The one thing that helped One Direction build its career is now the same thing that’s breaking it into pieces.
Social media transformed the boys from X-Factor third placers to the world’s biggest pop group almost overnight. Since being cobbled together by Simon Cowell in 2010, One Direction has released four No. 1 Billboard chart-topping albums, garnered well over 3.3 billion views on YouTube, and grossed $290 million on tour in 2014—eclipsing ticket sales by Justin Timberlake, the Rolling Stones, and even Katy Perry.
The fast paced, frenzy-fueled world of Facebook, Twitter, and Instagram made One Direction an instant hit. Born into a world of constant communication, the band’s fans launched the group to stardom using digital platforms unlike ever before. The Backstreet Boys and ’N Sync couldn’t have imagined having the kind of relationship with its followers as One Direction has with its fans. The technology just wasn’t what it is today.
Social media has given One Direction fans a stake in the band’s identity—for better or worse. With direct access to each individual member as well as to the collective whole, the group’s followers can express support as easily as they can spread rumors. They can push the band forward—like they’ve done over the past five years—just as simply as they can pull it apart, as was the case on Wednesday when singer Zayn Malik announced that he was leaving the group.
In a public statement first posted on One Direction’s Facebook page, Malik claimed his decision to call it quits with fellow band members Harry Styles, Liam Payne, Niall Horan, and Louis Tomlinson was based on him wanting to be a “normal 22-year-old.” His reasoning might be more complicated than that, however.
Right before Malik dropped the news, he signed off from the band’s tour in Singapore and the Philippines due to “stress,” flying back to the UK to patch things up with his fiance Perrie Edwards. A photo of Malik intimately embracing another girl had been circulating online a few days earlier, which prompted the Twittersphere to erupt in disagreement over whether he was cheating. His followers took sides. Some defended him, some condemned him, but nearly all of them flung their opinions straight at him, including Malik’s Twitter handle in their messages so he’d see what they had to say.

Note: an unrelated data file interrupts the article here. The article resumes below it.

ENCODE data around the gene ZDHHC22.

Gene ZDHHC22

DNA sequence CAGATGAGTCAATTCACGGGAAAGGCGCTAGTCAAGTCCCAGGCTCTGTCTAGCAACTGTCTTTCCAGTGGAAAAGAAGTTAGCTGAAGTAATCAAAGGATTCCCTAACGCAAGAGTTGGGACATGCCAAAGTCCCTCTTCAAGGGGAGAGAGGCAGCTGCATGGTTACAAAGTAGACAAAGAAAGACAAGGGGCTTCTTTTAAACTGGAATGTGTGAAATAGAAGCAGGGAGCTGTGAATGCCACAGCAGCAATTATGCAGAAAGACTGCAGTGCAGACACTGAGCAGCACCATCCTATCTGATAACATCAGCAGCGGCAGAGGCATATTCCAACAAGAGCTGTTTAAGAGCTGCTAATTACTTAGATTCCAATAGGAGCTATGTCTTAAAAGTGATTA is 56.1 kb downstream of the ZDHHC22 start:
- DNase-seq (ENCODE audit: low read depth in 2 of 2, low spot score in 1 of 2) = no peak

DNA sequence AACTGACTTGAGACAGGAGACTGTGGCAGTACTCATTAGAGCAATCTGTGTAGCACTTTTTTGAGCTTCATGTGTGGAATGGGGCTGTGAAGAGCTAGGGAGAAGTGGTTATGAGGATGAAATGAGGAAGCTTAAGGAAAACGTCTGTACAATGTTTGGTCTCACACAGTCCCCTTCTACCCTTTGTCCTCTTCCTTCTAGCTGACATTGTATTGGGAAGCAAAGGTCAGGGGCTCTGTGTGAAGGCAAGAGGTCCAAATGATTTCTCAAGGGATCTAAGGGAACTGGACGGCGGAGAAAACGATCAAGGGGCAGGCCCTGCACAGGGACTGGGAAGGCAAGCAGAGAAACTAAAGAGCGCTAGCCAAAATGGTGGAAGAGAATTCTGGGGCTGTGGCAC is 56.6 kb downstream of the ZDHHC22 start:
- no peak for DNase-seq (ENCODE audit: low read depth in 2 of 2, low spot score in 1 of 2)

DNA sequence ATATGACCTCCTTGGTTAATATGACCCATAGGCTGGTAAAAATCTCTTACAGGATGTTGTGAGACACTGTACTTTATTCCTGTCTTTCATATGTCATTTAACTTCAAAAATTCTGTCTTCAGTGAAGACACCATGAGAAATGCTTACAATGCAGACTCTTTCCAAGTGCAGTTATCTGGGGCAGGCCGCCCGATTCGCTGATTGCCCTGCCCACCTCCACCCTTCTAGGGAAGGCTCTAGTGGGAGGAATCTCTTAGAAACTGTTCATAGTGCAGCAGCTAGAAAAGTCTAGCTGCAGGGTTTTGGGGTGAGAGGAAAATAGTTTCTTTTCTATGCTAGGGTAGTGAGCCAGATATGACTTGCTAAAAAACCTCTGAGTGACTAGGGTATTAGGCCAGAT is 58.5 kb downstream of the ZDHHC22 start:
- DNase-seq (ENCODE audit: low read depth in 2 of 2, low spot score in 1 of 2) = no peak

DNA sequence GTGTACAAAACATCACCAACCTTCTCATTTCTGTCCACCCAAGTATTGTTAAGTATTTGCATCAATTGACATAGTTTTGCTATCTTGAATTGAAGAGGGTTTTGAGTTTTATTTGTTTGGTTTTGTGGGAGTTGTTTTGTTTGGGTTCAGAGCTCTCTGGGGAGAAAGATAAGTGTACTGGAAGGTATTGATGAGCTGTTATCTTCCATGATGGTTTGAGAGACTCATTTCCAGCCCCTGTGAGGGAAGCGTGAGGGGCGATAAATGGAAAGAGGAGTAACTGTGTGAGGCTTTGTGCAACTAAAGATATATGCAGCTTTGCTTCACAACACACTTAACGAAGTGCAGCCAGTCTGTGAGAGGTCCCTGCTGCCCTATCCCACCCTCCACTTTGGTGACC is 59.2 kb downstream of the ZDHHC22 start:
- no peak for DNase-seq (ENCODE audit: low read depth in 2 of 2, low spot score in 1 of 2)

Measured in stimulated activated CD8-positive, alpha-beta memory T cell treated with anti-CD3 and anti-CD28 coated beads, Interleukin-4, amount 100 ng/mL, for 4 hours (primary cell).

There’s no knowing what actually happened, but it’s obvious the situation caused Malik a good bit of anxiety and frustration: “I love a girl named Perrie Edwards,” he tweeted on March 18 in response to his critics. “There’s a lot of jealous [people] in this world. I’m sorry for what it looks like.”
This isn’t the first time Malik faced the negative side effects of social media. Last spring, he came under fire for drug usage after a video of him smoking a joint surfaced. When Malik failed to make an appearance with the rest of the band on The Today Show, host Matt Lauer made it his business to pry. Malik was allegedly absent from the show because he was ill not because he was on drugs, bandmate Payne said—but fans, and Lauer, wielded their criticisms nonetheless.
A couple of months later, Malik became the target of yet another social media attack when he aired his political beliefs regarding the Israeli-Palestinian conflict. Malik, who is British Pakistani and was raised in the Muslim faith, tweeted “#FreePalestine” in July 2014, provoking a slew of death threats from his angry fans in Israel.
As members of the biggest boy band of the digital age, Malik and the rest of the group have had to live under pressures unique to the 21st century. These online platforms may have closed the gap between the band and its fans but they opened the door to a slew of other problems, including the constant scrutiny that could have driven Malik to quit.
For One Direction, social media has been a double-edged sword—it carved out a successful career for band, but it also split it into two.
Featured Image Courtesy of Syco Music